Remember when I quoted Justice Kagan as saying a case will never come up again? Well, it has.
What Justice Kagan was saying in Genesis HealthCare was that the result was based on a concession that the party was offered the relief it was seeking. In Campbell-Ewald v. Gomez, one of the principal questions before the Court is whether Justice Kagan was right that this concession was the determinant factor.
Critical to the oral argument* in this case was the question of whether the plaintiff-Respondent indeed got all they requested. In this case, Gomez asked for attorneys' fees (which he might not have been entitled to) and injunctive relief. The settlement offer did not include these things. The district court ruled that Gomez conceded that the offer gave him complete individual relief. Gomez contested this before the Ninth Circuit, which did not have to rule on the issue because it was going to rule for Gomez either way. Now it is before the Supreme Court.
Here is why this matters, in particular the fees. The reason this issue is relevant is because the Defendant-Respondent, Campbell-Ewald, is taking a strategy that can be very effective in avoiding class liability when you have a lot of claims, particularly when they aren't worth that much. What you do is you allow yourself to be sued. Make the guy file a complaint, because you don't want to pay off everyone who asks. You can even file a motion to dismiss, engage in some discovery, whatever. Raise the costs to bringing the claim. Then, before certification can be addressed by the Court, you offer to settle the one individual claim for everything *that individual* is asking for. The case goes away.
But remember, this is a class action. These cases are brought because it is really only efficient to resolve them en masse. This strategy is terribly inefficient! But that's actually good for you, because your plaintiff won't be able to find any attorneys who will be willing to take the case. They aren't going to put the time and effort into a case for hours unless they get paid. And unless a plaintiff is paying them by the hour, they won't get paid unless a class gets certified. No lawyers, no case, no liability for Evald-Campbell.
Or unless the Court orders the defense to pay their fees! If Plaintiffs' counsel gets paid *anyway*, these cases will still proceed, and Campbell-Evald avoids nothing by their strategy.
And so the claim for fees is really important. If the Court rules that a fee claim doesn't count for purposes of whether an offer is complete, and then finds such an offer is binding even in the class situation, then Campbell-Evald's strategy is vindicated. But if the Court rules that it does not, then Plaintiffs will simply make sure to include their claim for fees in every case, even when they aren't entitled to it, to avoid mootness.** And, in doing so, the Court will never have to resolve the question of whether mootness doctrine can be a magic talisman to avoid class actions.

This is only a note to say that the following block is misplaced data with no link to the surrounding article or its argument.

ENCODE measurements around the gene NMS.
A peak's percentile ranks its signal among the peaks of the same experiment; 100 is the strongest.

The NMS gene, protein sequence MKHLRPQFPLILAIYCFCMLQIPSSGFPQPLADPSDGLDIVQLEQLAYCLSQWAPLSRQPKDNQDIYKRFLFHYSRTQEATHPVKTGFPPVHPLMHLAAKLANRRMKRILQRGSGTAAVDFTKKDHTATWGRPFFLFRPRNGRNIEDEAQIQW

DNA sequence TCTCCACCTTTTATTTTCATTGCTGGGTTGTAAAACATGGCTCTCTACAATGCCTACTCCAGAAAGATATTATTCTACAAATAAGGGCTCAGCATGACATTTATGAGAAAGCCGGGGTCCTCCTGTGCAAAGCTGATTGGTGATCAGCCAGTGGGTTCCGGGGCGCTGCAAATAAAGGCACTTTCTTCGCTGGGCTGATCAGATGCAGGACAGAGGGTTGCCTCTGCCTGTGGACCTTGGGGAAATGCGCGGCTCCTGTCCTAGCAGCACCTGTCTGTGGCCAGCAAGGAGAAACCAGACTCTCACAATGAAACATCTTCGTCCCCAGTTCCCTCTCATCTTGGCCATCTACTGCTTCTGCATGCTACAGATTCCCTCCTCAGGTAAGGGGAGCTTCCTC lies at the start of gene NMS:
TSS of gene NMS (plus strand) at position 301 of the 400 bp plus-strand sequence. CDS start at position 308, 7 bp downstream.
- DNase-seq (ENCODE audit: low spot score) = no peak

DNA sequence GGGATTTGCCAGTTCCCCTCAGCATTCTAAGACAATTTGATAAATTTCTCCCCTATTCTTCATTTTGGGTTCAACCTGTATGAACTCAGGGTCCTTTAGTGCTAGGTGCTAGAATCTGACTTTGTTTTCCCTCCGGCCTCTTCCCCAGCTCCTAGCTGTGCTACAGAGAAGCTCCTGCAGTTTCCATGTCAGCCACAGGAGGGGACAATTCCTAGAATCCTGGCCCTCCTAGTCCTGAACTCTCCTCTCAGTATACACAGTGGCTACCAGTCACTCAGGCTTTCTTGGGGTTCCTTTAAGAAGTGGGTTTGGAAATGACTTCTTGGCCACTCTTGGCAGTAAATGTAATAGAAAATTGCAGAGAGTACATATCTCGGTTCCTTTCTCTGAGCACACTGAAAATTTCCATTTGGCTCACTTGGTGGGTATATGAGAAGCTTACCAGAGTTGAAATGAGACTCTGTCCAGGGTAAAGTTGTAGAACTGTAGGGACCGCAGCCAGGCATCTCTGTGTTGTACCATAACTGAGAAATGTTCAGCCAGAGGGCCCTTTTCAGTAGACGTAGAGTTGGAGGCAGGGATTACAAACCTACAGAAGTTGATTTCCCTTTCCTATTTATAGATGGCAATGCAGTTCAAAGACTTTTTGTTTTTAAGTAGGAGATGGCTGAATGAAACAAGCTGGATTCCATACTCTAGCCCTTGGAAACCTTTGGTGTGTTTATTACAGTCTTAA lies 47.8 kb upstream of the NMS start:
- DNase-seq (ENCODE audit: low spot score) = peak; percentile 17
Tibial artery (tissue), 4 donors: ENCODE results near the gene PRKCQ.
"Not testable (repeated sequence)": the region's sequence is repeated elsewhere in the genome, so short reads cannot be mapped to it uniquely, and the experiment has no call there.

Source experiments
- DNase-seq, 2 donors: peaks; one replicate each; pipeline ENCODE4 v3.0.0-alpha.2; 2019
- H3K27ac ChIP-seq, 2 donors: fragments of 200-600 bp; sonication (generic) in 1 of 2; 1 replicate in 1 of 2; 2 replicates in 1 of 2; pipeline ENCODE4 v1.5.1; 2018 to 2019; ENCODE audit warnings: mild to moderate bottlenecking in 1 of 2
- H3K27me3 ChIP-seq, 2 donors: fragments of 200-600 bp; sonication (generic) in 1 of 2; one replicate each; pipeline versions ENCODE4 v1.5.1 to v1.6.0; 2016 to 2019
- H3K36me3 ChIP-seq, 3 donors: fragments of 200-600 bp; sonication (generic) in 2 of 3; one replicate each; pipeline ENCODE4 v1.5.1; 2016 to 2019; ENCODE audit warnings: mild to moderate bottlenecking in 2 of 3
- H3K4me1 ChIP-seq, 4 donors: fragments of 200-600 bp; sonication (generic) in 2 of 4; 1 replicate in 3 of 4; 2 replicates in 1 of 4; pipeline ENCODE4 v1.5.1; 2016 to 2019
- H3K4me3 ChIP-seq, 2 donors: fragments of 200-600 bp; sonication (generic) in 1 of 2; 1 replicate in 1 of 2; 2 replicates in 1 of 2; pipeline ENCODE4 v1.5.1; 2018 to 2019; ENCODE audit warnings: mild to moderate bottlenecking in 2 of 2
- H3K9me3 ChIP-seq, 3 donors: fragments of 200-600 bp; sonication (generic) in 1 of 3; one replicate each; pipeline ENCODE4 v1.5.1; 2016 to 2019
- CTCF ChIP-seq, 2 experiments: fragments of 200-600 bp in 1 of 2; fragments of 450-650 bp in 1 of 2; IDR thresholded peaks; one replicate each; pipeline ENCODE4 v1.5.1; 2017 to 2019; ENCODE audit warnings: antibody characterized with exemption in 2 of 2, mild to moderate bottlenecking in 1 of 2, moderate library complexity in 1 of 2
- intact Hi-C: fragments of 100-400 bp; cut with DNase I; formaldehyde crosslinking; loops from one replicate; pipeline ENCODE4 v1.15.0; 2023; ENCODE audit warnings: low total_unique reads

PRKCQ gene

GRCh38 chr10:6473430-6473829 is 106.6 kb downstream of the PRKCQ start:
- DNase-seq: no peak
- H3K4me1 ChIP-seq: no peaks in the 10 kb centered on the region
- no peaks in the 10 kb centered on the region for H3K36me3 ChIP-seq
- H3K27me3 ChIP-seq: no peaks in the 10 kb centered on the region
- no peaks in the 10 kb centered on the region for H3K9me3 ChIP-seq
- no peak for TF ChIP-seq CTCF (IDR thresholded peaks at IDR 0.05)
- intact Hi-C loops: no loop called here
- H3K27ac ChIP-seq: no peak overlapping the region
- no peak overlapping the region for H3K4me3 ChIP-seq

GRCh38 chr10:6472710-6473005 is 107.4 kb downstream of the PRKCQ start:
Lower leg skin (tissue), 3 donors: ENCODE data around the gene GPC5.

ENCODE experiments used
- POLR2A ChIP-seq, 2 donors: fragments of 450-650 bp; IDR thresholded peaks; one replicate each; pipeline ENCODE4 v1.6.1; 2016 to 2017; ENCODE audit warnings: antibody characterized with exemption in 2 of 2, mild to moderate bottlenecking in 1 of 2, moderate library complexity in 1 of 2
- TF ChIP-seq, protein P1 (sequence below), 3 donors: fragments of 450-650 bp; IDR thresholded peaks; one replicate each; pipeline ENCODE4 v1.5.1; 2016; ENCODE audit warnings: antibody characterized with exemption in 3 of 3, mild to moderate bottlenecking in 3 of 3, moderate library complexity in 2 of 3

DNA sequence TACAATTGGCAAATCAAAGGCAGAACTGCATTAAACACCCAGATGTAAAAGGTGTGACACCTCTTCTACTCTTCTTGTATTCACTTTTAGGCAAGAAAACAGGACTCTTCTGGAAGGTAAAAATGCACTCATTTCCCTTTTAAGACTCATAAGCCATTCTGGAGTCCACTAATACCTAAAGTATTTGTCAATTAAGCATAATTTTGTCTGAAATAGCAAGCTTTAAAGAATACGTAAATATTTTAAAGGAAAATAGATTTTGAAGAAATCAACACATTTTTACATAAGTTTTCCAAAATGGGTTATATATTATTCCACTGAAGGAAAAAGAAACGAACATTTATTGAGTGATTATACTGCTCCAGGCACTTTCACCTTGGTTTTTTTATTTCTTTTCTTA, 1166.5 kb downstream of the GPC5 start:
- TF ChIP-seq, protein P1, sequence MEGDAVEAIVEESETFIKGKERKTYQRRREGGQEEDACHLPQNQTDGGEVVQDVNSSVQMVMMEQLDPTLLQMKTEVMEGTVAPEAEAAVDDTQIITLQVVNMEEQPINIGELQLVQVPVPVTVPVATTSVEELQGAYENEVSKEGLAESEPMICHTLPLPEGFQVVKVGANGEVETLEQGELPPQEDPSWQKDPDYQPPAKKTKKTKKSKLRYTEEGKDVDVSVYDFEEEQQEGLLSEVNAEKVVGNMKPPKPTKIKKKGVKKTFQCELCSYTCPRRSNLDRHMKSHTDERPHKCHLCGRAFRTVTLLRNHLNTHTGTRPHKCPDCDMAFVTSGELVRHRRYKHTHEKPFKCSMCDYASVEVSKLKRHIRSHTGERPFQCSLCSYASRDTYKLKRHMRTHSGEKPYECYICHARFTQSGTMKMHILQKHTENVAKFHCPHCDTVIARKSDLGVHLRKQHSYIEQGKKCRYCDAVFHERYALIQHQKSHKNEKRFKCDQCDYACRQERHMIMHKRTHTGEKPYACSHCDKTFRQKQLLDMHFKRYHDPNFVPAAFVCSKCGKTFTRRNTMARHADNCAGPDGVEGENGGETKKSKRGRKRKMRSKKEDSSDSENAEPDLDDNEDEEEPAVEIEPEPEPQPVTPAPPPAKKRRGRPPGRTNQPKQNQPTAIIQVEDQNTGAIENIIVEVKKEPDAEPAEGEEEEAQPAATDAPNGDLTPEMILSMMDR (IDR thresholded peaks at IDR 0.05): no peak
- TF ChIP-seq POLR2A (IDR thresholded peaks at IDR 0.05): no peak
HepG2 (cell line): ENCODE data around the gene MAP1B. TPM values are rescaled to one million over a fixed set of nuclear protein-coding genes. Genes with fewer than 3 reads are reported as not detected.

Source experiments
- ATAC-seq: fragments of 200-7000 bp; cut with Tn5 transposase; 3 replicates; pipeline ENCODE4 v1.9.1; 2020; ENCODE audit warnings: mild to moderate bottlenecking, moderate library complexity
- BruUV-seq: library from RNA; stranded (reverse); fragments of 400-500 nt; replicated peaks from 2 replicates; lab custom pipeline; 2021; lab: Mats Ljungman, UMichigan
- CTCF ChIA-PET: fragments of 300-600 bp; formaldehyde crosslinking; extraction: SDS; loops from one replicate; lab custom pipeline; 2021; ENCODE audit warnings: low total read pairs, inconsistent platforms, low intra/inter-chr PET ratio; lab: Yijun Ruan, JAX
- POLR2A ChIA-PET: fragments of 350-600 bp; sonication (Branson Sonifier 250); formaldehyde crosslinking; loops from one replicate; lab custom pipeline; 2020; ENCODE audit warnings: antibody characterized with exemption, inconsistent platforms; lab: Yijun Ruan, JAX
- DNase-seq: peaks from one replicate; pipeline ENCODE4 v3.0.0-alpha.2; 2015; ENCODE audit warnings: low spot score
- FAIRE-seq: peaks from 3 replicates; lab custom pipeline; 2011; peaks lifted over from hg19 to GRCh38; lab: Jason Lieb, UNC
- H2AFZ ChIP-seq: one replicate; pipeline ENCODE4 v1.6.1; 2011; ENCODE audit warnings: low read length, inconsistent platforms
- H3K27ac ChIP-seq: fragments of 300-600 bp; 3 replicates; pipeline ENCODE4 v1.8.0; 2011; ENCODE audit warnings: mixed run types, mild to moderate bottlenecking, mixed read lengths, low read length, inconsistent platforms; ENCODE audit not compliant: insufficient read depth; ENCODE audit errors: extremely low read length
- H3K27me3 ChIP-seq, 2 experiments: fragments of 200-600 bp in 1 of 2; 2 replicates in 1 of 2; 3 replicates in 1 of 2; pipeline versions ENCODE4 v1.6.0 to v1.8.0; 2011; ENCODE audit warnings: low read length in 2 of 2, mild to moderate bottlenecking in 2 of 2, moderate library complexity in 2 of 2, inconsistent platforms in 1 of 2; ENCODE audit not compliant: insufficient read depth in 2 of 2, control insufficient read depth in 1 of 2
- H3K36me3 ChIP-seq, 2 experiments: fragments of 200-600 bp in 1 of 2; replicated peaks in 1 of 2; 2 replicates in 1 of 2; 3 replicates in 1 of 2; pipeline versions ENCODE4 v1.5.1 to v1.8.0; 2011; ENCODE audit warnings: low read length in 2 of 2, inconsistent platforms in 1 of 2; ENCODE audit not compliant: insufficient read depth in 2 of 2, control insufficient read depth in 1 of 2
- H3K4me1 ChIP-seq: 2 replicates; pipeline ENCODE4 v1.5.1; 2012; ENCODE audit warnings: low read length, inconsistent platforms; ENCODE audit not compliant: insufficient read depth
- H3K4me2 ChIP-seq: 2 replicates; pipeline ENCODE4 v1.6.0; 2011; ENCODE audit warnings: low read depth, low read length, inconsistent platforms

And if it rules - as Chief Justice Roberts suggests - that it should accept the finding of a concession? Then it has just wasted everyone's time again. But, I think, it must be very careful should it decide this. It cannot merely, as Chief Justice Roberts suggested, accept that the district court found this and the Ninth Circuit did not affirmatively disagree. If so, then the Chief will have waived Gomez's right to challenge this particular factual finding, and he'll never get a substantive opportunity *merely because the 9th Circuit ruled for him on other grounds.* The Court should instead remand to hear that part of the case. But if they're going to do that anyway, then why bother hearing the case in the first instance?
In other words, this case should have been DIGged (basically a shorthand way of saying the Court never should have taken the case in the first place) from the start.
* There's quite a confounding error in the transcript, at least as of the time I read it. Both the respondent and the United States had their own attorneys argue for reversal. The opinion randomly switches between purporting to quote the respondent's attorney (Mitchell) and the Government's attorney (Yang). I think the error is typographical, and Mitchell spoke first, then Yang. But it would be funny if Yang just started interrupting Mitchell's oral argument, and then Mitchell did the same to Yang. Har har.
**Of course, in every battle there's a volley and a riposte. Can a party move to dismiss or for summary judgment on the fee claim *before* certification? Is such an order final and appealable? Can a case with an appealable final order actually be moot? These questions, fascinating as they may be, simply prove that Kagan is right and Scalia is wrong here.